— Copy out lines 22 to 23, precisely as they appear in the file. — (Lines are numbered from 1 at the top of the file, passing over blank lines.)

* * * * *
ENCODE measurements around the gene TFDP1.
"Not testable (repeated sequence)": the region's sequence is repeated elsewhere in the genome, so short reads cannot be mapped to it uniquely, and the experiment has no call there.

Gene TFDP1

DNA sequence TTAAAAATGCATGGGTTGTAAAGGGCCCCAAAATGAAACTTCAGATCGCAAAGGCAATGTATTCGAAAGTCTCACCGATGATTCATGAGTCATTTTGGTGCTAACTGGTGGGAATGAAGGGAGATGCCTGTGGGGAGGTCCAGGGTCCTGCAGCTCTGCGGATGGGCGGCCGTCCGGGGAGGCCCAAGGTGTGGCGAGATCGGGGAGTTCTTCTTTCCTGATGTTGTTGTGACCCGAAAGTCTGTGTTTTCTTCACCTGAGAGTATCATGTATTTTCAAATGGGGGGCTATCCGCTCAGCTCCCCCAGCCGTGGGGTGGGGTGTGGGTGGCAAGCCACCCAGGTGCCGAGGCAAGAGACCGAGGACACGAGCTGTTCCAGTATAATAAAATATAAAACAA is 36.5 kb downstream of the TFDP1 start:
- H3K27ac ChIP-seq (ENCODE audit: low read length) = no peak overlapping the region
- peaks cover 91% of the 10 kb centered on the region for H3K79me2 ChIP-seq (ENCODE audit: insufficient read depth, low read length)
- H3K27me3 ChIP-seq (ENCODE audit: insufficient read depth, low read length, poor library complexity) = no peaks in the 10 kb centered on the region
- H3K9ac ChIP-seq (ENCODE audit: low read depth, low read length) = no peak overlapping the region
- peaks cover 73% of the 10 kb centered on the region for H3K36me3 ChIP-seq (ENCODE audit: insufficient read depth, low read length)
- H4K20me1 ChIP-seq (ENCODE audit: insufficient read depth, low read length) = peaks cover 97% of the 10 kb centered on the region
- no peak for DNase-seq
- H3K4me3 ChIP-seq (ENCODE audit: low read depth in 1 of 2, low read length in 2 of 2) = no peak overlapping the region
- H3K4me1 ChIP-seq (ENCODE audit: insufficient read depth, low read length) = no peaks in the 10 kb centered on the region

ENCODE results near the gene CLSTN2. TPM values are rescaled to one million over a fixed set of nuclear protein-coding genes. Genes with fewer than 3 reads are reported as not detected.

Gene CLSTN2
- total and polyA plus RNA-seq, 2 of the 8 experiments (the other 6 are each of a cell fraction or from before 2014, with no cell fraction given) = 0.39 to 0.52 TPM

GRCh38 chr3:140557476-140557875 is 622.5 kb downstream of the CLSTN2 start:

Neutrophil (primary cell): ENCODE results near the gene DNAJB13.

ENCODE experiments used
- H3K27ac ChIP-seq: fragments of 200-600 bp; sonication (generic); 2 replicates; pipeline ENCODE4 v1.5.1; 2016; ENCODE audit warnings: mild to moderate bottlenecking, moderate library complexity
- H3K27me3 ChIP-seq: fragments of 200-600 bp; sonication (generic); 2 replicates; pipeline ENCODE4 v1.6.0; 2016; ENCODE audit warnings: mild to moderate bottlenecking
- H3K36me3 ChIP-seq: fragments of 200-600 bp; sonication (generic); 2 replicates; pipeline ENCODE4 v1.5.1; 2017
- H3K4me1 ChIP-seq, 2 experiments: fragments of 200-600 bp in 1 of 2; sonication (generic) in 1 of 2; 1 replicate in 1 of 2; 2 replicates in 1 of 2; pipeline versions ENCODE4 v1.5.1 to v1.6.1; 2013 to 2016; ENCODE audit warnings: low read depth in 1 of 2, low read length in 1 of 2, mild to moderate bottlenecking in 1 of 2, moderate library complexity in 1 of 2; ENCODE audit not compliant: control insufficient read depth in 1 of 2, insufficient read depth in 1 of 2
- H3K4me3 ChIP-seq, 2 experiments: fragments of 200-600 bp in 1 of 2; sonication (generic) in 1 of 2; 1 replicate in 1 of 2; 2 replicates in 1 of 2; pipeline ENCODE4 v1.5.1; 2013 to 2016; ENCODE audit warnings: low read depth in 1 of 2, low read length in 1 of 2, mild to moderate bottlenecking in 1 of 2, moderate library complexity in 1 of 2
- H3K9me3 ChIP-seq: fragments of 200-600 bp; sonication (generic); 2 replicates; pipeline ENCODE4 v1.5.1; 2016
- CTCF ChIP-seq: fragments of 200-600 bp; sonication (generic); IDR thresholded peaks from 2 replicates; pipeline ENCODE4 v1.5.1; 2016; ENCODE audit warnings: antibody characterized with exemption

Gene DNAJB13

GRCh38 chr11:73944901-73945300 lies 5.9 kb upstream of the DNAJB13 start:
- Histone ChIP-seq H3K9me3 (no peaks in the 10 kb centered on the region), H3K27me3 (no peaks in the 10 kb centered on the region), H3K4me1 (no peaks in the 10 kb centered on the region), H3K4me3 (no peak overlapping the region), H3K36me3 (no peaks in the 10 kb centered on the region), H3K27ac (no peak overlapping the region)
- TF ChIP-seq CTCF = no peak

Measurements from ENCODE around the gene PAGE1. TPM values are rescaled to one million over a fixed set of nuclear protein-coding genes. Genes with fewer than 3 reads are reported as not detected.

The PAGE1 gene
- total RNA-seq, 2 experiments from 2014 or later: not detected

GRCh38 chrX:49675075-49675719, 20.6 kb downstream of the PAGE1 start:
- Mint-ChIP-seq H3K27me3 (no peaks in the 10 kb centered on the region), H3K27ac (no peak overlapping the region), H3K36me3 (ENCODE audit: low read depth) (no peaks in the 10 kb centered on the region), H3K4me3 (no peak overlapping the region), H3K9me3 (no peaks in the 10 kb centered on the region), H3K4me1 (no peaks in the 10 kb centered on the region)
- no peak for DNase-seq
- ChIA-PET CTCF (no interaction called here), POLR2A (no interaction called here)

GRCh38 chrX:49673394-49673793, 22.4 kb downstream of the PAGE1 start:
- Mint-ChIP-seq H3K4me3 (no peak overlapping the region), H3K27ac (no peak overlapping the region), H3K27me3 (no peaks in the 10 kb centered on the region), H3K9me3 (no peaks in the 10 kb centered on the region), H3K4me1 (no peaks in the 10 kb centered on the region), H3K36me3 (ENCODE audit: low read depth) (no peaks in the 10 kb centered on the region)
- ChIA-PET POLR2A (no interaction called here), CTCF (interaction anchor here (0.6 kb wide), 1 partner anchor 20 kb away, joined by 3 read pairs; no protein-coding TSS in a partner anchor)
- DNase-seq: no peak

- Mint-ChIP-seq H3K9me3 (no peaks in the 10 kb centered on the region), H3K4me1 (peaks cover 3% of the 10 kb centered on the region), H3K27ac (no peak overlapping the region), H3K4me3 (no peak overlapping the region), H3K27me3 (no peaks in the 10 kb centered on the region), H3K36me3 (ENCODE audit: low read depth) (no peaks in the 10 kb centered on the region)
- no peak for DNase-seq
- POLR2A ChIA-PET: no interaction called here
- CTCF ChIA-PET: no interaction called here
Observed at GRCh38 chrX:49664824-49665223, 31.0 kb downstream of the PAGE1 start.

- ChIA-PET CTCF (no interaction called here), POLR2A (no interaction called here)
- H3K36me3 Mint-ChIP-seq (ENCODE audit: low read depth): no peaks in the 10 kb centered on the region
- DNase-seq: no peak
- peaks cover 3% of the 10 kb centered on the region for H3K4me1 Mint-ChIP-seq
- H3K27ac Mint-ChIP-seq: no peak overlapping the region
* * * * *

- H3K36me3 ChIP-seq: fragments of 200-600 bp; sonication (generic); 2 replicates; pipeline ENCODE4 v1.5.1; 2017
- H3K4me1 ChIP-seq, 2 experiments: fragments of 200-600 bp in 1 of 2; sonication (generic) in 1 of 2; 1 replicate in 1 of 2; 2 replicates in 1 of 2; pipeline versions ENCODE4 v1.5.1 to v1.6.1; 2013 to 2016; ENCODE audit warnings: low read depth in 1 of 2, low read length in 1 of 2, mild to moderate bottlenecking in 1 of 2, moderate library complexity in 1 of 2; ENCODE audit not compliant: control insufficient read depth in 1 of 2, insufficient read depth in 1 of 2